When to Consider Ingrown Toenail Surgery: Insights and Recommendations

Toenail Surgery
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Pain, irritation, and infection can result from ingrown toenails, a common foot disease. While non-invasive therapies usually work well for ingrown toenails, surgical options should be considered if the problem persists. 

Conservative Treatment Options

In most cases, mild to moderate ingrown toenails can be successfully treated with conservative measures. These non-invasive treatments may include:

1. Soaking the feet

Soaking the foot in warm, soapy water regularly might help alleviate discomfort and edema by softening the skin and facilitating drainage. Soaking the foot for 15 to 20 minutes a couple of times daily is advised.

2. Proper nail trimming

Trimming the toenails straight across and avoiding excessively short nails can prevent the edges from digging into the skin. Nails should be cut regularly and not too close to the skin to reduce the risk of ingrown toenails.

3. Wearing proper footwear

Pressure on the toes can be reduced and healing facilitated by opting for shoes with plenty of room for the toes and avoiding tight, ill-fitting footwear. During recovery, wear shoes with open toes, such as sandals or flip-flops.

4. Applying topical ointments

Antibiotic ointments available over the counter are useful for avoiding infection and speeding recovery. After washing and drying the foot, these ointments might serve as an extra line of defense against infection.

When to Consider Surgery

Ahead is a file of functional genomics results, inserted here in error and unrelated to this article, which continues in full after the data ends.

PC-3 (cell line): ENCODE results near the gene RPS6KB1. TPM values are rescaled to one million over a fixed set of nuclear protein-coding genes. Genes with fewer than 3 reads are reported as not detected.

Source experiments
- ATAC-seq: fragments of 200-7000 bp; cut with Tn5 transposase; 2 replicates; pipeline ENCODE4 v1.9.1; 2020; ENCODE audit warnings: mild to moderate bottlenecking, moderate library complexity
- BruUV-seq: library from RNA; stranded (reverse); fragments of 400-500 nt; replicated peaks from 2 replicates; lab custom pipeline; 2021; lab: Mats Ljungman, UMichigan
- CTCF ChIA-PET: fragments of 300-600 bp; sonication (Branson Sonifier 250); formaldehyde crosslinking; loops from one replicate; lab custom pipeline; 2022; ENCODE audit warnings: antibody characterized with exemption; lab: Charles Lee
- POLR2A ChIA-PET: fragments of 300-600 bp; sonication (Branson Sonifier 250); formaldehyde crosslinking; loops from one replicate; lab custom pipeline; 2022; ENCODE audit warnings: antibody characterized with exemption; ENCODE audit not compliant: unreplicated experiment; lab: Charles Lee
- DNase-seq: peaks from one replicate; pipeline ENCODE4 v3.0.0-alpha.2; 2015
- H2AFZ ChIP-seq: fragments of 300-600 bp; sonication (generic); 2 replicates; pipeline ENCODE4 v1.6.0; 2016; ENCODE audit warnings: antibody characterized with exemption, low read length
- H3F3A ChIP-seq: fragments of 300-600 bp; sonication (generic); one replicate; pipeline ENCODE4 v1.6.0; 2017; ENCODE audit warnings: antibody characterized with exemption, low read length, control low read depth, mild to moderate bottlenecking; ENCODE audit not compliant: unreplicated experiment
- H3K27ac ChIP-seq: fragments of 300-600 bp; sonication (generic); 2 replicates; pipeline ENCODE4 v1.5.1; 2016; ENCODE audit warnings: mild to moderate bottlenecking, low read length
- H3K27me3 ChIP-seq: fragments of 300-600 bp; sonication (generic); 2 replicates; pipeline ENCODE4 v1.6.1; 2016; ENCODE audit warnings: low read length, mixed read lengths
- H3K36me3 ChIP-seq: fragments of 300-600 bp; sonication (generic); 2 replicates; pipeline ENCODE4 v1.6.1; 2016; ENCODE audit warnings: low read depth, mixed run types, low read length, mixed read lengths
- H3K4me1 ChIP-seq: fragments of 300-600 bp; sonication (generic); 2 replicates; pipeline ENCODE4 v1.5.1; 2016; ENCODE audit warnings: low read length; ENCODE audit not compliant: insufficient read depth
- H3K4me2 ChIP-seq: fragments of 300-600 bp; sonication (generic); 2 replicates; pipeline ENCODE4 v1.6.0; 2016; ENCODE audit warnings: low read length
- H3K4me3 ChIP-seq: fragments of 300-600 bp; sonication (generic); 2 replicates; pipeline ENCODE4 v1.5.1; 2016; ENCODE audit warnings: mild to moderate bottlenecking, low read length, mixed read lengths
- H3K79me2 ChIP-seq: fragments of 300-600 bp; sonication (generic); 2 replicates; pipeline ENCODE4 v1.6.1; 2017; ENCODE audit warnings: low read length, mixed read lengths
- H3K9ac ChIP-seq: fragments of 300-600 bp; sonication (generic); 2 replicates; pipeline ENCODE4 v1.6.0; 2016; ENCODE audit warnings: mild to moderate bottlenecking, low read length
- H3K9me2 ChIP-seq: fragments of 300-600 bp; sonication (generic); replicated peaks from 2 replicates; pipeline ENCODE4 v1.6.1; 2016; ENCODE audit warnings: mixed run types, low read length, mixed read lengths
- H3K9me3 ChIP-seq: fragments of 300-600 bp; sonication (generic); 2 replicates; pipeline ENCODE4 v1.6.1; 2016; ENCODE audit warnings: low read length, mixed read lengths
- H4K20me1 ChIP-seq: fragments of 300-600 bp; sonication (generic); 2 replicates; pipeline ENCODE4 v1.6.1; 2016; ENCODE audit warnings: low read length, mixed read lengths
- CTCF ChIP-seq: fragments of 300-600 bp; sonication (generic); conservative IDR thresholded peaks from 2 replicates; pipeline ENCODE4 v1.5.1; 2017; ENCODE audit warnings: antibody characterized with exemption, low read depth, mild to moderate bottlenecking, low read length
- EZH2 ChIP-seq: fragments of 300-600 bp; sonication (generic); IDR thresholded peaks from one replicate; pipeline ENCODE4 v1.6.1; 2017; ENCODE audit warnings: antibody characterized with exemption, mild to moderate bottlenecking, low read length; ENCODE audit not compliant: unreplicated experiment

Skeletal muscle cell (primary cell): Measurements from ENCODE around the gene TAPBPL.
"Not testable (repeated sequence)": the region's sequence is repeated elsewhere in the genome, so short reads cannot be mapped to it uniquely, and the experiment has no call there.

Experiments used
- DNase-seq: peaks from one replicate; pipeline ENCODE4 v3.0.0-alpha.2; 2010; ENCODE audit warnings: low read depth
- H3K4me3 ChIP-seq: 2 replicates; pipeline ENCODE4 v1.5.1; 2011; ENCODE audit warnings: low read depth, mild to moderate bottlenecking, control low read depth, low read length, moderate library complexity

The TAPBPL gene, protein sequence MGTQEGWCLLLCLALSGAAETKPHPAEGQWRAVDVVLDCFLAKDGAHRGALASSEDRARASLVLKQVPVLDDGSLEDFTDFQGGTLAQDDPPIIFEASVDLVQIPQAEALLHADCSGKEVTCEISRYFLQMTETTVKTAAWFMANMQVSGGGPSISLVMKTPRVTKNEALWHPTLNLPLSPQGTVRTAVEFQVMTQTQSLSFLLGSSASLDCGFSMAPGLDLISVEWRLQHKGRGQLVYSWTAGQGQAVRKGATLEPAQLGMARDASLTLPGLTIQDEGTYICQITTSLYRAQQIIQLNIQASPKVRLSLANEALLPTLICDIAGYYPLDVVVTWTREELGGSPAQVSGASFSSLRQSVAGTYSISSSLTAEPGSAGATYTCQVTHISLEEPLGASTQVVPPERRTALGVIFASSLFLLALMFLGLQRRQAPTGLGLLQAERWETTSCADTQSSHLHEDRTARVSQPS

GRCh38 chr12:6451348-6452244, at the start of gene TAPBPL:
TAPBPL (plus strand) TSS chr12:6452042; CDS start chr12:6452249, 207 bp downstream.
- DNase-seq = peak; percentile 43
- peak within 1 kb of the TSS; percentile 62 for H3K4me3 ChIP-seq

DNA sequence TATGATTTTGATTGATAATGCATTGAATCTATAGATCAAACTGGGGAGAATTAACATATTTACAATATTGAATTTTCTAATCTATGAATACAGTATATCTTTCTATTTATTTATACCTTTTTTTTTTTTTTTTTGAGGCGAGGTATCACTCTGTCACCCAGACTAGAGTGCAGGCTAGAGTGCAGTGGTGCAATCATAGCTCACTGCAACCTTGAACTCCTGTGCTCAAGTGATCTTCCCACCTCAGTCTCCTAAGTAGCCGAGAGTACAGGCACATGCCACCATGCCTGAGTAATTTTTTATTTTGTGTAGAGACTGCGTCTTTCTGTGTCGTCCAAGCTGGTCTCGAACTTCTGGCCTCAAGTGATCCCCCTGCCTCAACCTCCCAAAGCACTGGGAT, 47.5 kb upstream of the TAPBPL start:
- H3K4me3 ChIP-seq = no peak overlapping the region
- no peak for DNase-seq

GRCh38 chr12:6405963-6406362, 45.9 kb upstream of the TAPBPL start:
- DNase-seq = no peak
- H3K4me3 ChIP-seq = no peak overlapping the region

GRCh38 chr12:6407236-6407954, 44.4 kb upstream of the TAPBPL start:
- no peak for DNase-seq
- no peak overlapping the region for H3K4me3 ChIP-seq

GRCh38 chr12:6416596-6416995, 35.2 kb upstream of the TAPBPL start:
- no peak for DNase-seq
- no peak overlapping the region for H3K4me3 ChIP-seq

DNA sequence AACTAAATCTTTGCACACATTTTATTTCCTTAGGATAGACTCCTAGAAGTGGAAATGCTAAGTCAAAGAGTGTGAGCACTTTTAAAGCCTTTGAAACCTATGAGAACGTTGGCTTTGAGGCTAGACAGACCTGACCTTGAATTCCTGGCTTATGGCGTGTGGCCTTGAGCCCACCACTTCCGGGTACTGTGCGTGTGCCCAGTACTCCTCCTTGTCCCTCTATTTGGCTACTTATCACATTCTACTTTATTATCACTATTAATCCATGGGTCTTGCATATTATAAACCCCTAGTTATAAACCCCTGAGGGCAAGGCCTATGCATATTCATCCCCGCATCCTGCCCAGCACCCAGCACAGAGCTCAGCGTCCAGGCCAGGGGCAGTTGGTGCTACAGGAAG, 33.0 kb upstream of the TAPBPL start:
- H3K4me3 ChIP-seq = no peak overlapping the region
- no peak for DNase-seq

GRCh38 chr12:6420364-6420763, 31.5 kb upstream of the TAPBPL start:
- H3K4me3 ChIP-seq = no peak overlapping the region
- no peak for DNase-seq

While conservative treatments are often effective, there are situations where ingrown toenail surgery becomes a reasonable consideration. It is advisable to consult a podiatrist or foot specialist when experiencing the following conditions:

1. Chronic or severe pain

If the discomfort from an ingrown toenail continues or worsens, it may be necessary to have surgery. When other treatments have failed, surgery can get to the source of the problem and relieve chronic pain for good.

2. Recurrent infections

If you have frequent or reoccurring infections surrounding an ingrown toenail, it may be a sign that home remedies aren’t doing the trick. To avoid further infection, it may be essential to remove the ingrown section of the nail surgically.

3. Impaired mobility or activity restriction

Surgical correction may be necessary when the ingrown toenail hinders normal walking or participation in physical activities. Surgery can help restore mobility and enable individuals to engage in daily activities without discomfort or limitations.

4. Presence of abscess or drainage

If an ingrown toenail leads to the formation of an abscess or significant drainage, surgical intervention may be required. Surgery can involve removing the infected tissue, addressing the underlying cause, and promoting proper healing to prevent further complications.

Types of Ingrown Toenail Surgery